• Weekly Market Report

Economic Week in Review

New U.S. home sales surprised to the upside in August, with the Census Bureau and Department of Housing and Urban Development reporting last week that sales of new single‚Äźfamily houses were up 7.1% month-on-month and up 18% year-on-year to a seasonally adjusted annual rate of 713,000 units.

Declining mortgage rates have been widely cited as a source of support for the housing market. CNBC reports “The 30-year fixed mortgage rate has dropped about 120 basis points from last year’s highs to an average of 3.73%, according to data from mortgage finance agency Freddie Mac.”

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Durable goods orders also came in better than expected in August. Against the consensus forecast for a 1.0% drop, the Census Bureau reports new orders for manufactured durable goods advanced by $0.5 billion, or 0.2%, to $250.7 billion in August. Census reports that “Fabricated metal products, up four of the last five months, led the increase, $0.4 billion or 1.3 percent to $34.4 billion.”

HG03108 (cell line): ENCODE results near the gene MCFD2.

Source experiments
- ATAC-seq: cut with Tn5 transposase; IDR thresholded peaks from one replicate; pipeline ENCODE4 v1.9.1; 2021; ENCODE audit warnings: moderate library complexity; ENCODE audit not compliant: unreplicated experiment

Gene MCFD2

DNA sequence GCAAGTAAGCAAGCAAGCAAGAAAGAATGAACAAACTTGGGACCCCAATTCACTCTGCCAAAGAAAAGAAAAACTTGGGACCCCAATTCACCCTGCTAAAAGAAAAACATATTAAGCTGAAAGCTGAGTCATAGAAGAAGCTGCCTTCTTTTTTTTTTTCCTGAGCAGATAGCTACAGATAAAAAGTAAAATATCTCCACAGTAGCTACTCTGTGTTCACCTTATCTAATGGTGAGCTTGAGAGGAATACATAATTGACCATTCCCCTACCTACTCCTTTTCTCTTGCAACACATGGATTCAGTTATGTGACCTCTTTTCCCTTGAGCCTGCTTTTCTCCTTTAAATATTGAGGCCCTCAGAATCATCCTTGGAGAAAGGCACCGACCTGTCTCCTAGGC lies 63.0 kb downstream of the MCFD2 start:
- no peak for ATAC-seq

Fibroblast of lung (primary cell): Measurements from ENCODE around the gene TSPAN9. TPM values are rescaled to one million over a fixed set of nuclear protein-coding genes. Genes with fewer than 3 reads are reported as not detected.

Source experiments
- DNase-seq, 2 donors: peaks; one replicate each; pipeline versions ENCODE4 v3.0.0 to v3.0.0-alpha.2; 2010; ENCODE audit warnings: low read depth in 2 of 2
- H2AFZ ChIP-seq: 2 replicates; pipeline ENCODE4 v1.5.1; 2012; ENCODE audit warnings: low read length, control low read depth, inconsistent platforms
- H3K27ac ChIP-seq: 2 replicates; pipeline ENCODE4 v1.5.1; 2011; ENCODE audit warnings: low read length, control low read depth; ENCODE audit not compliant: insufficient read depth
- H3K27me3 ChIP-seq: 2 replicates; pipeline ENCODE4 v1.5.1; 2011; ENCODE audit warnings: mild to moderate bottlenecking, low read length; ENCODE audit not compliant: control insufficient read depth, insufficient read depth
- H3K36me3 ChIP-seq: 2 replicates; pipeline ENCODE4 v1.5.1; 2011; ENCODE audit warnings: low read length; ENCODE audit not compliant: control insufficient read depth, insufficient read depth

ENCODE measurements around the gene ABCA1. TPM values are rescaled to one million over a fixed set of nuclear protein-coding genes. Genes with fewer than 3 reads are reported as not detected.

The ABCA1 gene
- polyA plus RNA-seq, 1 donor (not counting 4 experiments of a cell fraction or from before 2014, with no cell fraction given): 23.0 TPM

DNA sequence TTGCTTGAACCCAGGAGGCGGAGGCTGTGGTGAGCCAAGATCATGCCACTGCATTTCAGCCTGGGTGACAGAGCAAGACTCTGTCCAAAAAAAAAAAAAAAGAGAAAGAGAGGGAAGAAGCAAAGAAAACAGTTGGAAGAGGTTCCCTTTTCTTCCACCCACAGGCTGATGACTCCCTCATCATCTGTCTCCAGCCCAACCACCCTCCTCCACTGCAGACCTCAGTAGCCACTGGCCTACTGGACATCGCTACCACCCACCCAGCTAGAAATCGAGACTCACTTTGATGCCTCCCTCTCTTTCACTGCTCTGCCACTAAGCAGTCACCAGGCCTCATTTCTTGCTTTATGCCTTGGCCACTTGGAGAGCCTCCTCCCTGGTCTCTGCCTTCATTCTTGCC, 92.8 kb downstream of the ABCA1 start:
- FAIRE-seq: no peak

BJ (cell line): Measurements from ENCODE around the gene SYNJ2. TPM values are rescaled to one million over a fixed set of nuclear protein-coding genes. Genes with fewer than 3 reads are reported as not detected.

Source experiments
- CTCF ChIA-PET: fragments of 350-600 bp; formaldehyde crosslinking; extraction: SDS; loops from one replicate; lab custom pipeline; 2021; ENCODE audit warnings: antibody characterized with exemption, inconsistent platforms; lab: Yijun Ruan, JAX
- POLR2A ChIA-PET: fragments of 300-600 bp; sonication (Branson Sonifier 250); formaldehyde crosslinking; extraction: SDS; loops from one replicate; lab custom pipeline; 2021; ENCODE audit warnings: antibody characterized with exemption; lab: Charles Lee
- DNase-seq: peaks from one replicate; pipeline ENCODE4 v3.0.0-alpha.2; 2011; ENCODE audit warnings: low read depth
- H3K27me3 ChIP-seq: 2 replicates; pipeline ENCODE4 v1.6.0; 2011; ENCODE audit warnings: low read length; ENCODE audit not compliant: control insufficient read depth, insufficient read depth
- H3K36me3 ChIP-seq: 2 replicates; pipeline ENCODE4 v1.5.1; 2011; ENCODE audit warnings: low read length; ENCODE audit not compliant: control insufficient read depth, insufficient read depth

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In line with expectations, the Bureau of Economic Analysis confirmed last week that real (adjusted for inflation) GDP increased 2% at a seasonally adjusted annual in the second quarter, although “Downward revisions to personal consumption expenditures (PCE) and nonresidential fixed investment were primarily offset by upward revisions to state and local government spending and exports.”

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While U.S. personal income was up 0.4% last month, weaker than expected personal spending in August (+0.1%, vs. consensus forecast for 0.3% growth) tempered some expectations for 3rd quarter GDP growth. The Federal Reserve Bank of Atlanta’s GDPNow model now projects real GDP growth in the third quarter will be up 2.1 percent but, as the WSJ’s Daily Shot reports, “Morgan Stanley downgraded its Q3 forecast to 1.5%, while Oxford Economics is expecting 1.3%.”

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Last but not least, the WSJ reports that the Fed's repo financing remains in high demand, “…suggesting that a more permanent solution will be necessary. It will probably involve increasing bank reserves (via Treasury securities purchases) and a standby repo facility.”

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